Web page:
Be kinder than necessary, for everyone you meet is fighting some kind of battle. -- John WatsonI've never been afraid of talking to strangers, probably to my parents' chagrin. I'm sure that classifies me as some kind of trendy personality type, but whatever: I like people. I travel a lot, but the most exciting part for me is the opportunity to meet the people who live there, and, if I'm lucky, get to find out something genuine about them.
Ten days after my kidney donation surgery, the hubby and I flew back to our home in Vancouver Island. I was a little nervous about it, and therefore a bit tense, and therefore a bit sore and achey as I boarded the first of three flights. It was a full plane, and we had to sit in different rows, but I wasn't really that bothered: I just wanted to sit down.
As I approached my row, I saw a man in the window seat. He was a big, husky man, with a face that might have been gentle, but it betrayed a tiny bit of nervousness. He asked me if I was going to be sitting next to him, and I nodded. "Would you mind if I just put my jacket up in the storage bin before you do?" he said. I told him that was fine, and once we deposited our things, we sat down and buckled ourselves in.
We watched the rest of the passengers get seated, then waited to take off. I glanced over at him a few times. I was in the mood for small talk, and I wondered if he would chat. Eventually, I said, "Are you going away or are you going home?"
"Oh," he said. "I'm going on a trip to Vancouver. My brother is there. What about you?"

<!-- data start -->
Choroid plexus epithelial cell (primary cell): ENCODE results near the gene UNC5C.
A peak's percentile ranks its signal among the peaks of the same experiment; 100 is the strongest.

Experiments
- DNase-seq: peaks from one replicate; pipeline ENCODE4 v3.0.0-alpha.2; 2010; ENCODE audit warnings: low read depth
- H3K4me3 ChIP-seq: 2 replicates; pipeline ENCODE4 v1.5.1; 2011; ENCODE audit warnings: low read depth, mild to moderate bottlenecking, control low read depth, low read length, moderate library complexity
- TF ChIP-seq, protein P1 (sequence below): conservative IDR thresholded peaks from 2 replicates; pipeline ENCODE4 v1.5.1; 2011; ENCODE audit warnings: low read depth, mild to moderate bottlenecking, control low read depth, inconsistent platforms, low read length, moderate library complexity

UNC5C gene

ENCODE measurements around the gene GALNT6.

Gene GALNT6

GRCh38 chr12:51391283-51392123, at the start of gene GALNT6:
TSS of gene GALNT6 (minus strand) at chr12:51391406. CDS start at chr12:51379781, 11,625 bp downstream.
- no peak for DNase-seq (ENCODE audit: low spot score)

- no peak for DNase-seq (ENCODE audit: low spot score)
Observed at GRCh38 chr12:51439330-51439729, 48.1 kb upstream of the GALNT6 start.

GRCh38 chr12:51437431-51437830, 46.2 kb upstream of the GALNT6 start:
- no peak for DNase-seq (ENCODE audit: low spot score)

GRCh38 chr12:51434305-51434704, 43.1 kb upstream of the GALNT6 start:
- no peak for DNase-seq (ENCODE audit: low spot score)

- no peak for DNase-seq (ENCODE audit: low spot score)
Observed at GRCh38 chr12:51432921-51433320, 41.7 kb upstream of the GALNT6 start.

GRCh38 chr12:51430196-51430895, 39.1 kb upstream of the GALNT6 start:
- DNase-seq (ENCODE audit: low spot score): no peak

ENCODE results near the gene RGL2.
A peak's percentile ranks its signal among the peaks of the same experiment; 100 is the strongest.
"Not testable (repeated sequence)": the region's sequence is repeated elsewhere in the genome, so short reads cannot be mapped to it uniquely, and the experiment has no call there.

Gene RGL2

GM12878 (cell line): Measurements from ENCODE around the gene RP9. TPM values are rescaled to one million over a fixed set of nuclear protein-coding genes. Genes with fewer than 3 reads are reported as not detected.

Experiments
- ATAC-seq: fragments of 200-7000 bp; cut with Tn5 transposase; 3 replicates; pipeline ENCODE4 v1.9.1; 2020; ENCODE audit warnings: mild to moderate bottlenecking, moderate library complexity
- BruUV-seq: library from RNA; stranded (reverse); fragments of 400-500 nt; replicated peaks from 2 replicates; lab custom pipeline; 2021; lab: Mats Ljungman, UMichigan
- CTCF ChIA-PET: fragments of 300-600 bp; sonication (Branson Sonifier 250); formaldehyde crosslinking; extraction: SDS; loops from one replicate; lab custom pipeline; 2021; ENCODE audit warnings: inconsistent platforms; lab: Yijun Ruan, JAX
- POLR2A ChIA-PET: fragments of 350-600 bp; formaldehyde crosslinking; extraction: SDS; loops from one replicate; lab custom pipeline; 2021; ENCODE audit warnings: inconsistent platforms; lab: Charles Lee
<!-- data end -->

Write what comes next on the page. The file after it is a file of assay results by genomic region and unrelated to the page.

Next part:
"I'm going home after visiting my family," I said.
"Oh right," he said. Then, he paused. "I'm going to a treatment centre. For alcoholism."
I think he just needed to say it aloud. And I think he was half-expecting shock and horror.
"That's so great," I said. "Good for you. That's not an easy thing to do, but it's going to be fine."
And he looked at me, paused, and said, "Thank you," with a grateful smile.
We chatted a bit more about his work, and about my surgery, and then, just before we took off, I said, "You know, I used to weigh over 300 pounds. And while I was losing the weight, I had to learn to get over the guilt. Yes, I did it to myself, but I had to stop beating myself up about it. It was only then I could move forward. I'm sure you will, too." I wanted to tell him because I wanted him to know change was possible... to encourage him over his fears.
The plane lurched forward, and we took off, and we were soon at cruising altitude. He fell asleep shortly after that, and didn't even wake up as the flight attendants served us drinks. I bought a bar of chocolate, both to soothe my rolling stomach and to offer him a piece if he woke up. He stayed asleep for most of the flight.
As we began our descent, he awoke. He said, "Wow, I didn't think I'd slept for so long. I guess I was pretty tired. I didn't sleep too well last night."
"No," I said. "I suppose not."
The plane landed, and we walked off into the airport. At the gate, I turned to him, patted him heartily on the shoulder and said, "If I don't see you again, you'll be great. Everything will be fine."
"Thank you. Thank you," he said. He smiled, then walked off briskly. I never saw him again.
Today, I am inspired by people who are taking big, scary steps into the unknown, whether it is to improve themselves, or if change is being thrust upon them. Courage means facing the scary things, even when everything else inside of you is screaming to run the other way. It can be done.
Here's to you, Mr. Stranger. Everything will be ok.